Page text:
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In 2016 I’m doing a 365 Nature project. Each day of the year I will post something here about nature. It may be any format, a photo, video, audio, sketch or entry from my nature journal. It could be a written piece. Each day I will connect to nature in some way and share it here by the end of that day. You can keep up-to-date by subscribing to the RSS feed or be notified by email. See all the 365 Nature posts.

One week down for the 365 Nature project, only 51 more to go.

Today we walked to the park behind our house, Pritchard Beach. Over the last three years we’ve visited frequently, during all seasons and seen a lot of different things. During one spring I documented everything I could with photos. More recently I’ve been working with forest stewards to help restore the wetlands which have been overgrown with blackberry, holly, Reed Canarygrass and other invasive plants. I’m sure visits to this park will reoccur regularly throughout this project.

I have seen many different species of birds at the park, but today was one of the most diverse groups of water birds I’ve ever seen. Too far out to identify the species, I saw grebes. In the water closer to shore I saw Ring-necked Ducks, Common Goldeneye, Mallards and Buffleheads. Up on the grass was a group of Canada Geese and American Wigeon with one Greater White-fronted Goose. There were also Double-crested Cormorants out on the posts and an unidentified gull. As we got closer to the birds in the grass, the wigeons flew up and out into the water. After we were finished wandering the beach, they returned back to the grassy slope.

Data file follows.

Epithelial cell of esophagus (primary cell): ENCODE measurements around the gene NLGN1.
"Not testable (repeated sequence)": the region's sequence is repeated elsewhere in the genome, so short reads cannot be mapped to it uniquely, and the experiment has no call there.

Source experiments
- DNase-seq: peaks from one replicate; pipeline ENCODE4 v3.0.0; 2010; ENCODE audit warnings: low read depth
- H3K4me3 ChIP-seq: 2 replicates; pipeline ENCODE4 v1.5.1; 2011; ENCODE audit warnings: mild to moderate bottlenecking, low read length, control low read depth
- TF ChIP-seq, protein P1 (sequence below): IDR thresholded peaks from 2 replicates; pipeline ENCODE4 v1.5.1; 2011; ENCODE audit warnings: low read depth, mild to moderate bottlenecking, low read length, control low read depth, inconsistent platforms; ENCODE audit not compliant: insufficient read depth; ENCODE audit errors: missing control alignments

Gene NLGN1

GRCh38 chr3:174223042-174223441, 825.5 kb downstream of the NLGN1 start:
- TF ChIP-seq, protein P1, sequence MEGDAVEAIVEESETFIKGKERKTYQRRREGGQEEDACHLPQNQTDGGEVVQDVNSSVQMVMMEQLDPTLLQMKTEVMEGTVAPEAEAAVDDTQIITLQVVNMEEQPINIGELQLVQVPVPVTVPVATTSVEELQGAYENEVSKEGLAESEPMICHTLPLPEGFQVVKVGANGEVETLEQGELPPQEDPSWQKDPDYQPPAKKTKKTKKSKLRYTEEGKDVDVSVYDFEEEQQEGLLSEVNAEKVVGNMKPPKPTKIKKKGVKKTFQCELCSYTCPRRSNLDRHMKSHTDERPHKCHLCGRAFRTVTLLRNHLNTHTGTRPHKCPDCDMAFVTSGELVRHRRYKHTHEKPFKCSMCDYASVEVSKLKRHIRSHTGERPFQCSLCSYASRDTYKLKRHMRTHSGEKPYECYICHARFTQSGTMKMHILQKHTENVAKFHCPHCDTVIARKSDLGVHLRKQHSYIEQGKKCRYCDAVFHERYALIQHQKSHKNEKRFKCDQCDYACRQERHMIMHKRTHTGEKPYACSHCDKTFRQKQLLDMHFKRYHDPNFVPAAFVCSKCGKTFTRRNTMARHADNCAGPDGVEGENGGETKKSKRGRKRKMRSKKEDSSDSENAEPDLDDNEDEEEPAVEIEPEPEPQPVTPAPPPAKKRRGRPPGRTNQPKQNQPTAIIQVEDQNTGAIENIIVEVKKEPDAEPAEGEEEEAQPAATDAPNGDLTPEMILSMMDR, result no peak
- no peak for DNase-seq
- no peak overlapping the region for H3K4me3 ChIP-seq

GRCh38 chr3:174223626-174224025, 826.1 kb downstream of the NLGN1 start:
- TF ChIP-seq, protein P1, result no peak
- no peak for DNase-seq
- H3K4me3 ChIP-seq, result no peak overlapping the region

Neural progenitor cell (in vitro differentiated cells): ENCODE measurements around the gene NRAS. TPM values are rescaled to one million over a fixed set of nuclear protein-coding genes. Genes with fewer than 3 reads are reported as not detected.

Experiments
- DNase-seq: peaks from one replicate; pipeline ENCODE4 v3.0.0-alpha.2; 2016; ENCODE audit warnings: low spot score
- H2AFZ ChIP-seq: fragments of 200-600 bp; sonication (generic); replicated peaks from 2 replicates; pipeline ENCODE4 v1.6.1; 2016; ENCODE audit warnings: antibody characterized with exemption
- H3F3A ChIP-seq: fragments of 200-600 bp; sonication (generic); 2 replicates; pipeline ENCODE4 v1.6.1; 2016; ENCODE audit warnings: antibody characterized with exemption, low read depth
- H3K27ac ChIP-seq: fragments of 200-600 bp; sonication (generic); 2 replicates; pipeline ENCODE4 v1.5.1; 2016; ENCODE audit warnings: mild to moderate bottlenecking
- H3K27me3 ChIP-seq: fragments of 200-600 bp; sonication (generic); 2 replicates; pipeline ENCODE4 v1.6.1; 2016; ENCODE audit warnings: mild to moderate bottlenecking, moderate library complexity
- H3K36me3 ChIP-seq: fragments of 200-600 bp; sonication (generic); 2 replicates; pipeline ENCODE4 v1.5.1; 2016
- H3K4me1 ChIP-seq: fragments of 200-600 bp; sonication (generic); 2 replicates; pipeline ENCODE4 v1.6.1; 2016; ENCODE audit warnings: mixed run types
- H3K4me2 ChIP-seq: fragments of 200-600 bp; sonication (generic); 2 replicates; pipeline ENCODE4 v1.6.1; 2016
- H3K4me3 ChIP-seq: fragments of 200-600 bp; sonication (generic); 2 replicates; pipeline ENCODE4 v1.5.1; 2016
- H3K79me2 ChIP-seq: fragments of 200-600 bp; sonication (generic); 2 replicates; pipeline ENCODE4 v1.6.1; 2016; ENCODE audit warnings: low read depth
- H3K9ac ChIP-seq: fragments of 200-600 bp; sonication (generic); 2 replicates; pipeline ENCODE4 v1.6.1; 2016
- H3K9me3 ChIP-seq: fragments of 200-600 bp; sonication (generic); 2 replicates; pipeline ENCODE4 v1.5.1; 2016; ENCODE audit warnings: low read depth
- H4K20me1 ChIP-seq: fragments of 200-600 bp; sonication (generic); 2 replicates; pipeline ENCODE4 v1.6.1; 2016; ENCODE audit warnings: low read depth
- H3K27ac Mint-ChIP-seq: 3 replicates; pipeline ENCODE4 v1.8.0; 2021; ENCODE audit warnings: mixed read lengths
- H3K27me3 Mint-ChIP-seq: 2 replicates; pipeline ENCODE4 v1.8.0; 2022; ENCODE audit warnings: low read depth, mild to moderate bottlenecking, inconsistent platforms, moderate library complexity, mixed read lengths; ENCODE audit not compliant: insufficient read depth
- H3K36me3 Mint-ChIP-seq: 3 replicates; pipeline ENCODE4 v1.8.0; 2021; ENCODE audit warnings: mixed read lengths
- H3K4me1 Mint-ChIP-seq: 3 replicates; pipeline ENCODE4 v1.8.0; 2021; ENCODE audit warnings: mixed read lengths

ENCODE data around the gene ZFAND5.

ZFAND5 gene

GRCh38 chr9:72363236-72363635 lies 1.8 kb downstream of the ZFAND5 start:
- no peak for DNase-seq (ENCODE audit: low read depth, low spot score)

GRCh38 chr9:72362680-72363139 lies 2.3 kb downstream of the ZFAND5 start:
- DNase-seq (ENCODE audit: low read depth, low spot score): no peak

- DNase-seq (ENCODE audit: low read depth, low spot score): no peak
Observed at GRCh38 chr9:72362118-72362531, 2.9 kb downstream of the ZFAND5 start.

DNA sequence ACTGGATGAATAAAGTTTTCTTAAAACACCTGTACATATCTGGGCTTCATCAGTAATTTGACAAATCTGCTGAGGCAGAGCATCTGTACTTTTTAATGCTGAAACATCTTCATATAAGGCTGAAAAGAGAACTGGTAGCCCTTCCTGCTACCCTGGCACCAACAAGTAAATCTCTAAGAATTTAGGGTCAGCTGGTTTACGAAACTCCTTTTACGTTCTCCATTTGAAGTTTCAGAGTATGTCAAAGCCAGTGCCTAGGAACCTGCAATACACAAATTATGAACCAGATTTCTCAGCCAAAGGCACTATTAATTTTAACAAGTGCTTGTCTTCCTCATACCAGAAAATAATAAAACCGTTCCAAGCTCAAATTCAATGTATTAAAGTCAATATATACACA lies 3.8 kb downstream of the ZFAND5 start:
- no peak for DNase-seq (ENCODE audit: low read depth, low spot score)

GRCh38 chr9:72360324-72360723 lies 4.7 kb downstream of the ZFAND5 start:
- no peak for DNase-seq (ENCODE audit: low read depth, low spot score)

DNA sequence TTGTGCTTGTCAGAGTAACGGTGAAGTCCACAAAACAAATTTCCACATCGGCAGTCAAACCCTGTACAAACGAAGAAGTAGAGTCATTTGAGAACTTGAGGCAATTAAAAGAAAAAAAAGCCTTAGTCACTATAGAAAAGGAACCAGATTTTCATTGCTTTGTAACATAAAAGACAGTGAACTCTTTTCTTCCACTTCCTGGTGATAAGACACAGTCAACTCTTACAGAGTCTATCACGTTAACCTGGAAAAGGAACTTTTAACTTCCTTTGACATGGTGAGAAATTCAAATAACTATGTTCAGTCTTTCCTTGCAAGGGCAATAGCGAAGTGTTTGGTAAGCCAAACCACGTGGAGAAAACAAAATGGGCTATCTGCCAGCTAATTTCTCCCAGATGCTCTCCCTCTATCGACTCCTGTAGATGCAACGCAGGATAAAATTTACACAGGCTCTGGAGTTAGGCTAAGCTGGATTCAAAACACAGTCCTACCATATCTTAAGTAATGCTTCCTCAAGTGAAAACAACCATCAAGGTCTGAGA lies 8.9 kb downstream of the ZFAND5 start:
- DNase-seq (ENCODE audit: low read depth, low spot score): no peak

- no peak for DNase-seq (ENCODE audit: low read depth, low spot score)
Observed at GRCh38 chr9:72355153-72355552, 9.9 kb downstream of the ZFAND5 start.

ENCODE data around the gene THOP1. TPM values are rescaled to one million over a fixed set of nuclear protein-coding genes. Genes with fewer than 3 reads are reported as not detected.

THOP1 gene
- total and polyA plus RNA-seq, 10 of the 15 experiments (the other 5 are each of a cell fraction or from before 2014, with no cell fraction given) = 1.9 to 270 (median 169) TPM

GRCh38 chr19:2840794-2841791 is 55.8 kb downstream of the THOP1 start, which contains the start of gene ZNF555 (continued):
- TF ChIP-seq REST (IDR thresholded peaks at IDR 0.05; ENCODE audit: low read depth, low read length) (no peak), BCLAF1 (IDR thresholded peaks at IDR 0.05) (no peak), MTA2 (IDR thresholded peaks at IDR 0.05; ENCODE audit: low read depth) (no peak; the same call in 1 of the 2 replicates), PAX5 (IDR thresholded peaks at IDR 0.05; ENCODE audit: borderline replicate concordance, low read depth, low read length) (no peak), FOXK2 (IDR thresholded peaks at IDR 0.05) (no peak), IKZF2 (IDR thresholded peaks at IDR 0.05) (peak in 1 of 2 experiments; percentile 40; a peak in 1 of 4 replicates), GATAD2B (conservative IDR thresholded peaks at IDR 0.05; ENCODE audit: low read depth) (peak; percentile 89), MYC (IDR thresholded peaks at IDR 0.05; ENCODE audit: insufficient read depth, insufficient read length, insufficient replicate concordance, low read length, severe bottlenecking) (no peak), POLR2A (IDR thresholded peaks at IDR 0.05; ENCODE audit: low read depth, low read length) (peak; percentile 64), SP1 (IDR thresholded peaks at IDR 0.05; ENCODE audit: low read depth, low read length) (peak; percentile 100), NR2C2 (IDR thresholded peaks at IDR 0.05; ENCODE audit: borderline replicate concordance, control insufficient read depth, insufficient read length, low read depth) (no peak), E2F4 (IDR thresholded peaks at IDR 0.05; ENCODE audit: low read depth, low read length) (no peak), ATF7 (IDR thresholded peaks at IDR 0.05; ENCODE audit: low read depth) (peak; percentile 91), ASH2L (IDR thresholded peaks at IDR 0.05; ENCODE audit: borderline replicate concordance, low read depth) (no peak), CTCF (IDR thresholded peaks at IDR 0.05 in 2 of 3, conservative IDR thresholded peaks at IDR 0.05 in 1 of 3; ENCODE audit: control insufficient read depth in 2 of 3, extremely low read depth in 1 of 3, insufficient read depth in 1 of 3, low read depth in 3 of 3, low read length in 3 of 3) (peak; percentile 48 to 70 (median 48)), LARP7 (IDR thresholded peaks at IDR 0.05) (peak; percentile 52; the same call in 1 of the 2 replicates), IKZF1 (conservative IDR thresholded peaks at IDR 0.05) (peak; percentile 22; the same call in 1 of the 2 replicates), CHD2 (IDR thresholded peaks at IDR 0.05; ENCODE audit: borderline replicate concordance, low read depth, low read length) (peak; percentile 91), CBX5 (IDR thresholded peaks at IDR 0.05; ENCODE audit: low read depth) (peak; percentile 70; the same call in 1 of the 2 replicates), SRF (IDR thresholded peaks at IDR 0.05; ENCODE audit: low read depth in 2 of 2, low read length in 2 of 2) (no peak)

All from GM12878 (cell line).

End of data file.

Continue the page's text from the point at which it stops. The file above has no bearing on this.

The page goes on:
Along the beach we found a large number of shells, more than I remember ever seeing at one time. Some of the shells were very tiny and in piles, perhaps deposited by birds or raccoons? Most of them had small holes in the top.

As we walked through the woods we heard a large mixed flock of birds including chickadees, which is so common this time of the year. There were a number of strange fungi on down branches as well, some of which I hadn’t seen before. (see the photos above)

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Kelly Brenner

Kelly Brenner

Kelly Brenner is a naturalist, writer and photographer based in Seattle. She is the author of NATURE OBSCURA: A City’s Hidden Natural World from Mountaineers Books. She writes freelance articles about natural history and has bylines in Crosscut, Popular Science, National Wildlife Magazine and others. On the side she writes fiction. Kelly holds a bachelors degree in landscape architecture from the University of Oregon and a certificate in non-fiction writing from the University of Washington.

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